One of the common difficulties with inexperienced visitors is improper catch-and-release fishing. Preston recently schooled a guest he watched engage in “the worse catch-and-release example I had ever seen.” The story involves a fisherman using two rods at once in what was supposed to be a catch-and-release situation while his dog was off leash. When the angler caught fish on both lines at once, both fish were eventually dragged onto the rocky shore, the dog nipped the fish, and a traumatized fish was thrown in brusquely.

When the fisherman started to throw back the second, bleeding fish, the park manager stepped in saying, “Don’t even bother; the fish won’t survive.”

“I educated him on proper technique. He was very receptive to that and apologetic. He said ‘I love this park,’ and I explained that he needed to act like he loves the park,” Preston said.

Preston recommends a CPW catch-and-release video that explains how to limit hooking mortality. Some tips include handle a fish as little as possible, remove the hook when the fish is still in the water and hold the fish upright in the water until it swims away under its own power.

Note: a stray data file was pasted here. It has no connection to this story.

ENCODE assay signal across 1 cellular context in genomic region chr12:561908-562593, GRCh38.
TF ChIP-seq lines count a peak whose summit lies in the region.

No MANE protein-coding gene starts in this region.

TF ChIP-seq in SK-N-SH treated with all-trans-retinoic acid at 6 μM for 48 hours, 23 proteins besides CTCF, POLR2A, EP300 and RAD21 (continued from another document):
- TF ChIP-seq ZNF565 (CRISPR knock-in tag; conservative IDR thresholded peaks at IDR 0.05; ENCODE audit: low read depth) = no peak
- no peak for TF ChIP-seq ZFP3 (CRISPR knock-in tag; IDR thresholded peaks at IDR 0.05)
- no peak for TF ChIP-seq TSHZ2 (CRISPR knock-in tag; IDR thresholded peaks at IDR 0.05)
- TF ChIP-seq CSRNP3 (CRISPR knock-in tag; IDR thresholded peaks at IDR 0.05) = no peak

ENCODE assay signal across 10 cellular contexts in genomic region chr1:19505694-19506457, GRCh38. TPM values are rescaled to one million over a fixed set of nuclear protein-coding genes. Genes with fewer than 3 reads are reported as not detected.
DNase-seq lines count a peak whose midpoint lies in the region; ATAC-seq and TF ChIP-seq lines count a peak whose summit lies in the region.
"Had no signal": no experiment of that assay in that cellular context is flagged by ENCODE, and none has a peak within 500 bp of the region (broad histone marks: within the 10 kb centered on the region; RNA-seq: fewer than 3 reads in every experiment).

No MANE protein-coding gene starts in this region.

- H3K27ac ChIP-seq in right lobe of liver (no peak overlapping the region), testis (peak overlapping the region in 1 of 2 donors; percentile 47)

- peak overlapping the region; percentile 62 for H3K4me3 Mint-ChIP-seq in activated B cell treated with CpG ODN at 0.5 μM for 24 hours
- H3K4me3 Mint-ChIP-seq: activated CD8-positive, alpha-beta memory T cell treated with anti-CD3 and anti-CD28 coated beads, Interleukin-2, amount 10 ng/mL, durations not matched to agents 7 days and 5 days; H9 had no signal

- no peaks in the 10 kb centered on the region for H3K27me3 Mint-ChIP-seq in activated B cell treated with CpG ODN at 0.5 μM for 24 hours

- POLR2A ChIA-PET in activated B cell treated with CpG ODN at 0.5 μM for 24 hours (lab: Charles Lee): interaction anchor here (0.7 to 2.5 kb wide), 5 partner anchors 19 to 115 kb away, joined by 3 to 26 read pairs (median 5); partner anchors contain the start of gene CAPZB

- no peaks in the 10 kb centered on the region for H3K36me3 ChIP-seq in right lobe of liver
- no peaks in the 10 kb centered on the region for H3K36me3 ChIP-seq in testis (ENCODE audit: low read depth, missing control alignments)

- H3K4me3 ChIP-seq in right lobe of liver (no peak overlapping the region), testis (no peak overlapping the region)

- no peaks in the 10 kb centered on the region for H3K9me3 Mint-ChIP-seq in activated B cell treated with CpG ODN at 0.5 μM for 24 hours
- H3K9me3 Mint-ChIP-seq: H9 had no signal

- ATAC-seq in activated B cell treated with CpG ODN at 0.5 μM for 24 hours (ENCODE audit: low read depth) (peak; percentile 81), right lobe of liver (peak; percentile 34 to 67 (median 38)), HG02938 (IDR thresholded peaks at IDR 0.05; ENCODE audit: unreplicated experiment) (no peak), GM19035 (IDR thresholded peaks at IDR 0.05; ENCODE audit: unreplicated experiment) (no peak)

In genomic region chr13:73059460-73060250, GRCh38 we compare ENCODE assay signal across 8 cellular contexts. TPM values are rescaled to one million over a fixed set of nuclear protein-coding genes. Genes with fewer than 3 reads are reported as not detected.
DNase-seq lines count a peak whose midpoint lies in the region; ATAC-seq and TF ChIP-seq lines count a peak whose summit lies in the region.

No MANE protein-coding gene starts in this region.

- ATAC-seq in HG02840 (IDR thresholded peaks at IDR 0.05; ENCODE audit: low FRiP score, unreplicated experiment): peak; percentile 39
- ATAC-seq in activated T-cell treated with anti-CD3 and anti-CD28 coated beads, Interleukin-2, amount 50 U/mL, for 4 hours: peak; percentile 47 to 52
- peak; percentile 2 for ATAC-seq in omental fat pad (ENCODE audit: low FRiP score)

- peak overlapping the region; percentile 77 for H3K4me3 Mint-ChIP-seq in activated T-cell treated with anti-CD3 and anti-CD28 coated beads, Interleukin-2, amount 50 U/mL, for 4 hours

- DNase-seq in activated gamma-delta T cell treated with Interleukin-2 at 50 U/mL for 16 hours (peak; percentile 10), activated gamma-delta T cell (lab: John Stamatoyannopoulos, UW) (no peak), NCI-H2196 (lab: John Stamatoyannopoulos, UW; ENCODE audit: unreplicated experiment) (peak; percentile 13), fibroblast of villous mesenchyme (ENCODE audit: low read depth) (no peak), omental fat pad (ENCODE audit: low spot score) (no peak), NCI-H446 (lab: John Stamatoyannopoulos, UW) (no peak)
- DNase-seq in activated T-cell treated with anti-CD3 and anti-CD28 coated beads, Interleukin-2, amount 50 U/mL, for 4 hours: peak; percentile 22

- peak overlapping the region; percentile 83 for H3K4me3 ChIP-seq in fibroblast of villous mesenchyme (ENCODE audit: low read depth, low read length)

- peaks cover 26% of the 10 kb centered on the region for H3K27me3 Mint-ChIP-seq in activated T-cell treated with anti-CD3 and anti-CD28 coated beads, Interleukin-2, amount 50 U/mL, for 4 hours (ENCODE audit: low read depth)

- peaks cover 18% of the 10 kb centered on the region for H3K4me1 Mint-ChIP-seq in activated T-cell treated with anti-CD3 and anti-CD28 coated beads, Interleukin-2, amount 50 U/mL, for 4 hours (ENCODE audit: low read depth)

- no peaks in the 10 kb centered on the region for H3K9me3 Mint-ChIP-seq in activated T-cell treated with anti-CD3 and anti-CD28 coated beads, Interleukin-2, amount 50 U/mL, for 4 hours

“A lot of people are showing up to use the park who have never recreated outdoors before, never ever,” Arington said. “We are glad we are here for them, but people need to be prepared. It’s hard when you don’t know what you don’t know, so part of that is researching where you are going and what you would like to do when you get there. People come from the Front Range or from out of state to the mountains and don’t prepare for differences in weather, without proper camping equipment to keep their family comfortable and safe.”